The Chamber

The Mammoth Lakes Chamber of Commerce is about to lose its leader.

We know that this is not exactly Front Page news, but it ought to be.

In other towns and cities, the Chamber is a big-time player in a variety of ways, and not just for the promotion of big and small business interests.

Strong chambers of commerce provide leadership in areas that stretch across the political and economic landscapes. There is hardly a government entity in the United States that does not take into account “what the Chamber has to say.”

In Mammoth, the Chamber of Commerce has not had much to say over the years. There are reasons for that, but before getting into the nitty-gritty, we’d like to offer a tip ’o the hat to Brent Truax, the volunteer executive director of the current Chamber.

Truax is the general manager of the Westin Monache property—a full-time job by any measure. By grabbing the reins of the Chamber, he has worked tirelessly in an under-appreciated position, and has had a clear goal as to what the Chamber could be and ought to be.

We asked him about that mission the other day, and in one of the best “elevator speeches” we’ve heard lately, he said, “It’s John Urdi’s job to get people here. Once they’re here, it’s our job to make things right for them.”

Fair enough, and we’re happy that Truax will still be a member of the Chamber’s board of directors.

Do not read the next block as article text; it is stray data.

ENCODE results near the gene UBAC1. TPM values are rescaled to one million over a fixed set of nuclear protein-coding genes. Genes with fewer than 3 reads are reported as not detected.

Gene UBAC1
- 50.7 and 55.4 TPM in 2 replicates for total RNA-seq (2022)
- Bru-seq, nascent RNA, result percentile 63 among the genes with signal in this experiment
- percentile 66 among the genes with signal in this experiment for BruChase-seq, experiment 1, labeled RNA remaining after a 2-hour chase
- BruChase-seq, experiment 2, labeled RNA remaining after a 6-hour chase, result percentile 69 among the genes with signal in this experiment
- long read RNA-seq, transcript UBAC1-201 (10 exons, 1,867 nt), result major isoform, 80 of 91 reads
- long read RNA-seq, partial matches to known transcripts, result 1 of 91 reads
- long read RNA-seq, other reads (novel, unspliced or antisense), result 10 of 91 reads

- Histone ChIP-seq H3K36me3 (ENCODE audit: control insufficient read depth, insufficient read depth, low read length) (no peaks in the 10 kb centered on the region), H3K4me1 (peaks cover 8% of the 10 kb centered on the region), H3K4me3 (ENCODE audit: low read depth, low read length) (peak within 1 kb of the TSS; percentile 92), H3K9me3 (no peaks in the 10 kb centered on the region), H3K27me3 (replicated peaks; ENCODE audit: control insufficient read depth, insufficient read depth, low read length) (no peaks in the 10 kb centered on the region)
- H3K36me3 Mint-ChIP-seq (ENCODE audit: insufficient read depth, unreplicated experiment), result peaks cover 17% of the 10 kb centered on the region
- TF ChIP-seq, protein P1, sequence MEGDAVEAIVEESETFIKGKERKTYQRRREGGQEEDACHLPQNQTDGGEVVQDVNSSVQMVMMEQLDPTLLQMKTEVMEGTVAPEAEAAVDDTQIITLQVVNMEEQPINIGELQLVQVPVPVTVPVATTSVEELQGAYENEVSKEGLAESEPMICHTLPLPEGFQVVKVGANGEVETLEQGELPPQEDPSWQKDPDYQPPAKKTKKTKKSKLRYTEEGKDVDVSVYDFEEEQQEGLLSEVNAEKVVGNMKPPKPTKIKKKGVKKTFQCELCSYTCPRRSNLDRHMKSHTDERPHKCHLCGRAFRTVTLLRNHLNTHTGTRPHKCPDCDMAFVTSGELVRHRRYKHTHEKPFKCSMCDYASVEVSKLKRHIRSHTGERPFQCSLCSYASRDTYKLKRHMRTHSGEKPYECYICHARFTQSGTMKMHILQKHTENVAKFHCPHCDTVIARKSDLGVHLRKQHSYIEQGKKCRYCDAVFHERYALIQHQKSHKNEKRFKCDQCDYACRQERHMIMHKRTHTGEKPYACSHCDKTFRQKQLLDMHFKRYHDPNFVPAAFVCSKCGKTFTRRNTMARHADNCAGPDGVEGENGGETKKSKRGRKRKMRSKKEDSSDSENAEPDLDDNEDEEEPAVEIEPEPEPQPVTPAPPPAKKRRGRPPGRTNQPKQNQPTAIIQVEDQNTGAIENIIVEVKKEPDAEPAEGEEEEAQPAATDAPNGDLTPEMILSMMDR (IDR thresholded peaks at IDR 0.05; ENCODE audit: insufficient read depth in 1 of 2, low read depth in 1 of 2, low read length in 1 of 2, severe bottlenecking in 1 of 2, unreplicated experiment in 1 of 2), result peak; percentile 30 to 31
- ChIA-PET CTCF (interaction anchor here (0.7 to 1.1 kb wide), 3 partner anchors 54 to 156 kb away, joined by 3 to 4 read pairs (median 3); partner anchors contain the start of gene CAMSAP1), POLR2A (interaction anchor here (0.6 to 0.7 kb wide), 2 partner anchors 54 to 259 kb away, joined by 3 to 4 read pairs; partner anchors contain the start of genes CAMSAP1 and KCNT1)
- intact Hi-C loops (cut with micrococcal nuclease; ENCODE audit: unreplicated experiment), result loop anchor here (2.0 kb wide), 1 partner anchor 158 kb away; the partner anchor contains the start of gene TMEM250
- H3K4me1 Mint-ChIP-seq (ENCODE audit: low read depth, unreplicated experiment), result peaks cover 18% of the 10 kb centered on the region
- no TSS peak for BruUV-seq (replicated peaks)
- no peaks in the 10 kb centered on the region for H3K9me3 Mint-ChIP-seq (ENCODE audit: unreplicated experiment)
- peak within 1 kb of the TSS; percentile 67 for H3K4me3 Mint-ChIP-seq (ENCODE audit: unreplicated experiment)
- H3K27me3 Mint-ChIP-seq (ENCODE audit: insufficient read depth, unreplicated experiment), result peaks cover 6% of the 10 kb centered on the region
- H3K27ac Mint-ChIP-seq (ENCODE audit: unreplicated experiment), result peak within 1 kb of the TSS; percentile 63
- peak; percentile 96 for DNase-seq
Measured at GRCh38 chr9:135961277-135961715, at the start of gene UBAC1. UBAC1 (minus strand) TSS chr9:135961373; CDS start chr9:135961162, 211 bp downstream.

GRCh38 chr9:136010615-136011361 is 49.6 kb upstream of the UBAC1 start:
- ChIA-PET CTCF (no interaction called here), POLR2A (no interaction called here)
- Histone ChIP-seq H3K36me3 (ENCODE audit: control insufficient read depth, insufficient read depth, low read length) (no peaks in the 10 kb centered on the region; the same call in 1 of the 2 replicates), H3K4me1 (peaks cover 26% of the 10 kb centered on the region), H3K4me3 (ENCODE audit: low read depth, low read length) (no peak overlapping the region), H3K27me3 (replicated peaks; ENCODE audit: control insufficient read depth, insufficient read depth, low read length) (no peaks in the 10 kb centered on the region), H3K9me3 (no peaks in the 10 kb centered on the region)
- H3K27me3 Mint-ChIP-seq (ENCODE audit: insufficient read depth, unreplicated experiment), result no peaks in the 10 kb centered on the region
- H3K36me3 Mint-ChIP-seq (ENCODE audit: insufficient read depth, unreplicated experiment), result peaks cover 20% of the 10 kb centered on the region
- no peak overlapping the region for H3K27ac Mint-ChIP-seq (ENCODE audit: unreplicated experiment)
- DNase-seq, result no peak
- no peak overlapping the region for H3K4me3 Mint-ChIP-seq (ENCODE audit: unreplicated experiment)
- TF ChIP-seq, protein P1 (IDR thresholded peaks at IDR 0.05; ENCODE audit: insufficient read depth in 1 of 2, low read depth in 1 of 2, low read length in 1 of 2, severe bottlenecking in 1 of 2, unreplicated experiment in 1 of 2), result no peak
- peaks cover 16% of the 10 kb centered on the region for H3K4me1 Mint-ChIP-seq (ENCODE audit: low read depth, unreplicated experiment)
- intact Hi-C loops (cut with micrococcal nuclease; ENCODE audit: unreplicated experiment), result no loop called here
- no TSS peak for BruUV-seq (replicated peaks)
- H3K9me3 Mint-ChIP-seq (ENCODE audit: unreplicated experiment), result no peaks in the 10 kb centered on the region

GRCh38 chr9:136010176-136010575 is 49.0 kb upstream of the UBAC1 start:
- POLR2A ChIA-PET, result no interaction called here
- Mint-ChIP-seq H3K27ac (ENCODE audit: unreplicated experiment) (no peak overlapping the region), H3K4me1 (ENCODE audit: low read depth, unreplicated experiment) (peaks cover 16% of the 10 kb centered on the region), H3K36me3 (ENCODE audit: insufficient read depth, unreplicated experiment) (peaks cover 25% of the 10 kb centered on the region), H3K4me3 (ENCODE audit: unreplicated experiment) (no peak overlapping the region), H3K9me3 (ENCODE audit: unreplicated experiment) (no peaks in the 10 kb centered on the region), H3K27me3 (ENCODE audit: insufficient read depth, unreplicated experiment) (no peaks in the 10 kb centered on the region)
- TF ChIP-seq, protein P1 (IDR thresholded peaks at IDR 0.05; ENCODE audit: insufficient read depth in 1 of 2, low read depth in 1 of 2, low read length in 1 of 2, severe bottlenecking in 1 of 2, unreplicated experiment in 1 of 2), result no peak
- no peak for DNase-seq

Left unsaid, though, is that Mammoth is an odd duck.

Many Chambers also act as a town’s primary marketing and promotional entity. In Mammoth, we have Mammoth Lakes Tourism for that. Urdi, as chief of MLT, regularly chats with Truax in brainstorming sessions, trying to figure out what the Mammoth experience ought to be for the visitors who provide the town with its biggest—and only—asset.

In addition to yielding to MLT in marketing and promotion (and rightly so), its mission is muddled and it seems as if it always has been so.

We have a strangely bifurcated town. Put in simple terms, merchants on Main Street operate independently from merchants on Old Mammoth Road. All of them work independently from merchants in the Village, and everyone works independently from the biggest, baddest business out there: Mammoth Mountain Ski Area.

It’s a nasty, dog-eat-dog world in our little town, as close observers of the town’s planning commission have been shown recently.

The commission once again is plowing into a re-zoning effort that deals with signs, building heights, outdoor sales, and so on.

To a visitor, there is no centerpiece to all this effort. Mammoth in the summer often presents itself as a modified junkyard, with merchants seemingly working against each other rather than in concert.

At no time that we can recall has the Planning Commission said, “What does the Chamber think about this?”

We wish it weren’t so, but it is.

The Chamber puts on the Fourth of July Parade and Mammoth Rocks, and its series of mixers are terrific.

After that, then what?

We’d like to see the new executive director, whomever that may be, stand on what Truax created and turn the Chamber into a something that actually has clout.

We’d like to see the Planning Commission, the Town Council, the Recreation Commission, and others live in mortal fear of ignoring the Chamber, and work hard to include it in decision making.

If that were to happen, then that would be Front Page news indeed.